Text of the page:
Leaving Work at Work: A Meta-Analysis on Employee Recovery From Work
Journal of Management
After reviewing the various ways employee recovery from work has been conceptualized in existing literature as well as the predominant theoretical frameworks used to study recovery, we meta-analyze the relationships between employee recovery, demands, resources, well-being, and performance. We also quantitatively examine the conceptualizations of recovery as activities, experiences, or states in terms of both their intercorrelations and differing effects with demands, resources, well-being, and performance. Results of meta-analyses using a total of 198 empirical samples indicated general support for the hypothesized positive relationships between employee recovery and resources, well-being, and performance as well as a negative relationship with demands. However, the size and consistency of observed effects differed markedly based on the conceptualization utilized. Additionally, various conceptualizations of recovery were shown to be only modestly related, while recovery experiences and the state of being recovered were shown to have substantial temporal consistency. Implications of these findings for scholars studying recovery and practitioners are discussed.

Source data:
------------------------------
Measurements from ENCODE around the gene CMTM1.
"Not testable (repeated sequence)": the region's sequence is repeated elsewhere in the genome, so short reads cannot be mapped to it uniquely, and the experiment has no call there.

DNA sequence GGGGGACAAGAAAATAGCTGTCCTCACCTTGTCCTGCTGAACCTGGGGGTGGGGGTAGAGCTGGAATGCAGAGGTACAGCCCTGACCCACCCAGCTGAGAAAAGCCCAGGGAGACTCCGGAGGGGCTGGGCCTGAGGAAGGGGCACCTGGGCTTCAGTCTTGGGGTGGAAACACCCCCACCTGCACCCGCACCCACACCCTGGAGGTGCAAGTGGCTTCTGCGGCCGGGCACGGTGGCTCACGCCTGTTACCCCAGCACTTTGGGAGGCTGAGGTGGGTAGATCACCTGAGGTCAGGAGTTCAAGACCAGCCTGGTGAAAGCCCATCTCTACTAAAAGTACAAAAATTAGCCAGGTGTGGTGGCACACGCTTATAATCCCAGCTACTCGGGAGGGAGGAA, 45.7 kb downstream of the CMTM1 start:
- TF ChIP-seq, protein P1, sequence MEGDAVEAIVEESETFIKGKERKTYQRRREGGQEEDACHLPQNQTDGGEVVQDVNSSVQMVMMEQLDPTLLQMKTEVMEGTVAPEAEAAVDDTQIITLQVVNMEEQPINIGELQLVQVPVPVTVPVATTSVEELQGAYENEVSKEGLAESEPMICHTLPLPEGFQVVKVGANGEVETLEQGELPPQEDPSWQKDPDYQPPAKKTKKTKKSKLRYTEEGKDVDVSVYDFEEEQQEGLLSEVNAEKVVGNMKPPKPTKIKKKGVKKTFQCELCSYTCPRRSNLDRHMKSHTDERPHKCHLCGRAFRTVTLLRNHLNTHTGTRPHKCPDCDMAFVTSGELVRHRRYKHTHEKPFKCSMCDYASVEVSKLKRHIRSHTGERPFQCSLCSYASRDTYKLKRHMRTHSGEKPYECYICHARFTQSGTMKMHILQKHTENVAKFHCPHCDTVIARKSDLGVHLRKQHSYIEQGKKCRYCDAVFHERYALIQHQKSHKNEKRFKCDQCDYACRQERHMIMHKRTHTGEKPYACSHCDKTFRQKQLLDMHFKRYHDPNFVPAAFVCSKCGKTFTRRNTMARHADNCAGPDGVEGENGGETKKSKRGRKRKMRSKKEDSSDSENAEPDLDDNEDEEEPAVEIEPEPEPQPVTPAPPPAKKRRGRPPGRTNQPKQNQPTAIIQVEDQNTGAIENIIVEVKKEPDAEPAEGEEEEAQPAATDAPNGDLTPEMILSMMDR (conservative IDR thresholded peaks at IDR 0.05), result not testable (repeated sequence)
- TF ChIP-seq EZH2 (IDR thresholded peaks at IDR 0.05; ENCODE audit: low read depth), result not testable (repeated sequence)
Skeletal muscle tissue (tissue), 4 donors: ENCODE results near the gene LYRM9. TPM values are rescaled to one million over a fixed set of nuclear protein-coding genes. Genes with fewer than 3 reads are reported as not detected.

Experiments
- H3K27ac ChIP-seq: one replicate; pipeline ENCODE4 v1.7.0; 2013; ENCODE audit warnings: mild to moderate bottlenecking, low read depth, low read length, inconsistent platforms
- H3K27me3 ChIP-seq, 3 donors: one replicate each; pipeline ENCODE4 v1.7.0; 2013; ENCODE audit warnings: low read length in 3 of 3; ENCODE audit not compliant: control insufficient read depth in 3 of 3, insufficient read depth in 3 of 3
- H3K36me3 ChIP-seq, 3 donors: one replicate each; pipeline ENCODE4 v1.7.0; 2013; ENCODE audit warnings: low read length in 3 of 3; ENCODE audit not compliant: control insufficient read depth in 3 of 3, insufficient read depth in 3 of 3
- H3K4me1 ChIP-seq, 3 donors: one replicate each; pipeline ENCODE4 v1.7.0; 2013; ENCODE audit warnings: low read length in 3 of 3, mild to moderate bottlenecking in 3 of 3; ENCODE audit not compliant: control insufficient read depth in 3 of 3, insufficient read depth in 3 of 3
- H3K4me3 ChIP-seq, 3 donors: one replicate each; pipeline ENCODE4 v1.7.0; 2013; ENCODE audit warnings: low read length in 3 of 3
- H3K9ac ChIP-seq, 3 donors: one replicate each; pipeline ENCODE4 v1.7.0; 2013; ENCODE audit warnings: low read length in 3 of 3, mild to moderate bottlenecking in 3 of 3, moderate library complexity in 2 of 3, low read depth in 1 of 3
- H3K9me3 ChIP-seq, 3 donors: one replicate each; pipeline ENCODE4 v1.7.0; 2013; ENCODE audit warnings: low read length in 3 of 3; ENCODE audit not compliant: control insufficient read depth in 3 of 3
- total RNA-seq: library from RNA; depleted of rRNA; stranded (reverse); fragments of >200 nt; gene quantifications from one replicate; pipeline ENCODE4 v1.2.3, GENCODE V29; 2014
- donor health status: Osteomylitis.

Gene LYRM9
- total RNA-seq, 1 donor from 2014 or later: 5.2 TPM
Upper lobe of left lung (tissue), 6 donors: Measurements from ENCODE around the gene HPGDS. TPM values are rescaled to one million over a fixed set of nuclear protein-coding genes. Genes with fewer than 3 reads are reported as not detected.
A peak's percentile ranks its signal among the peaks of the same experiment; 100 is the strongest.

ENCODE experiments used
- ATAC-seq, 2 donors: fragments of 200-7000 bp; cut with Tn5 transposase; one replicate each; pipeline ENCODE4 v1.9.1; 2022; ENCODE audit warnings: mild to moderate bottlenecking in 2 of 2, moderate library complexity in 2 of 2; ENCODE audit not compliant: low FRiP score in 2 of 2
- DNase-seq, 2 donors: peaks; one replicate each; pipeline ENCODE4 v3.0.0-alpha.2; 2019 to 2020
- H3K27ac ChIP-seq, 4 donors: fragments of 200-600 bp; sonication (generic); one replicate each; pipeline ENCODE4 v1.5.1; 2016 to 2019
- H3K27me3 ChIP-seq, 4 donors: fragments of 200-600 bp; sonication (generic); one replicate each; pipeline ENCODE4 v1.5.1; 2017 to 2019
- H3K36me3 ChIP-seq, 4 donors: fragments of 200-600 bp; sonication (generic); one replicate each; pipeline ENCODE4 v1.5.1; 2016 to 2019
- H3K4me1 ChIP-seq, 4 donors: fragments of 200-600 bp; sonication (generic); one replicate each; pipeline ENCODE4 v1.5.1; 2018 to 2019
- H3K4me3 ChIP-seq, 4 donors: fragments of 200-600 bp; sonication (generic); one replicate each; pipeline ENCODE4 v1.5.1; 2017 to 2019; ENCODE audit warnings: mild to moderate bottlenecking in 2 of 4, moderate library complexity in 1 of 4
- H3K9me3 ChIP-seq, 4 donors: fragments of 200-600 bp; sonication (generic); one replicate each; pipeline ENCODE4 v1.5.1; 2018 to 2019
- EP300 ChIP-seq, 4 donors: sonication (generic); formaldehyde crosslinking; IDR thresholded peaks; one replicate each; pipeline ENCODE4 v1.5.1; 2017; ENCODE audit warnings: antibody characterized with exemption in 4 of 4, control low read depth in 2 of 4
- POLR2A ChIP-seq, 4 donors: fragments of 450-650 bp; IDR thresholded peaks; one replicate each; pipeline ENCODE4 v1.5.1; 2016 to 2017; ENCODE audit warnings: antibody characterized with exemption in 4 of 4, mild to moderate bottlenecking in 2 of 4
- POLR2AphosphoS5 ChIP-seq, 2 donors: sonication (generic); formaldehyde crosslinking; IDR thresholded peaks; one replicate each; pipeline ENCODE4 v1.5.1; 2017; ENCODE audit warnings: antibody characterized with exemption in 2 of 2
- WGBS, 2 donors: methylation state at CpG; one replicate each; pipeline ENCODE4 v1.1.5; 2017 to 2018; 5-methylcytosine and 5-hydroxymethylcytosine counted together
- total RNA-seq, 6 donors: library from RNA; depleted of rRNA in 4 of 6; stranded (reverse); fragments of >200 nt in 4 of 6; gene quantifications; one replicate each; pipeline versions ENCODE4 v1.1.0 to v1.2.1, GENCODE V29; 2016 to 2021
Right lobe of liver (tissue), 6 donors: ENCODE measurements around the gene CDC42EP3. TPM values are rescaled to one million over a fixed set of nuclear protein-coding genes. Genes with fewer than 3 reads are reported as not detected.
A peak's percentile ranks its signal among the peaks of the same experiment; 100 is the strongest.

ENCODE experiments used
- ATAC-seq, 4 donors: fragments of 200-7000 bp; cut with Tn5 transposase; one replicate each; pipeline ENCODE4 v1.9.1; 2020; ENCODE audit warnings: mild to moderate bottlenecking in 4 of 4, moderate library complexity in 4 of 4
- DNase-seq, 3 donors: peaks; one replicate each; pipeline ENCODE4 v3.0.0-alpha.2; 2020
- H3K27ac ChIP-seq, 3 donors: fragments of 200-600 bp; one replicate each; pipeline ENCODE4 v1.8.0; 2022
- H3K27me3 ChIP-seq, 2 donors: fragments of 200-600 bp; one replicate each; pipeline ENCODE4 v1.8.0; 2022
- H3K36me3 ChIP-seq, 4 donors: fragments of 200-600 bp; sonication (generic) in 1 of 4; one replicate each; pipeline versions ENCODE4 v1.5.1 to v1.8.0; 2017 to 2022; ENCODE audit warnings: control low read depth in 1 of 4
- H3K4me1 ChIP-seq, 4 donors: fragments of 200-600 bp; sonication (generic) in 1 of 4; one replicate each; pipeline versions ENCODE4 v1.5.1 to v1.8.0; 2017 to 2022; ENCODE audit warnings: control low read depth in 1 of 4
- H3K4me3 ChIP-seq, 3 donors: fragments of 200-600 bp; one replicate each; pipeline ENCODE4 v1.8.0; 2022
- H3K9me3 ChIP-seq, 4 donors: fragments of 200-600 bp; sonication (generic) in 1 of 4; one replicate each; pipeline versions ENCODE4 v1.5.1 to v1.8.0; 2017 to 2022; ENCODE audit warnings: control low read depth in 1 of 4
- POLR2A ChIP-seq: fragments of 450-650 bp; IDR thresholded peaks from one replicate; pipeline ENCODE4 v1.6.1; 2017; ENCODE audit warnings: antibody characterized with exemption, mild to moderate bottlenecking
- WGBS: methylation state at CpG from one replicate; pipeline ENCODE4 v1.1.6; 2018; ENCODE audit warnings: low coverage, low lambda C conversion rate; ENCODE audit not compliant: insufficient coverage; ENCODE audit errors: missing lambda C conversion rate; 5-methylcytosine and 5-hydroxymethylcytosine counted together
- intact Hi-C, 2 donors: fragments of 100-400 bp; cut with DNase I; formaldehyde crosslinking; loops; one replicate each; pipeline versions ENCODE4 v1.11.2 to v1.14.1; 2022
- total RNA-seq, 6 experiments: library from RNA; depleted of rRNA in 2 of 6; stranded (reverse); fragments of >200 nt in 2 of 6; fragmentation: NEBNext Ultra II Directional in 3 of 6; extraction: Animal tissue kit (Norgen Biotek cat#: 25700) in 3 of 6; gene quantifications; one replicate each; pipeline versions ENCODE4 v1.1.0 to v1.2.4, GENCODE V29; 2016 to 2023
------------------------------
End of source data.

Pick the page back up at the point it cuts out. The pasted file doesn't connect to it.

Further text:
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Steed, L. B., Swider, B. W., Keem, S., & Liu, J. T. (2019). Leaving Work at Work: A Meta-Analysis on Employee Recovery From Work. Journal of Management.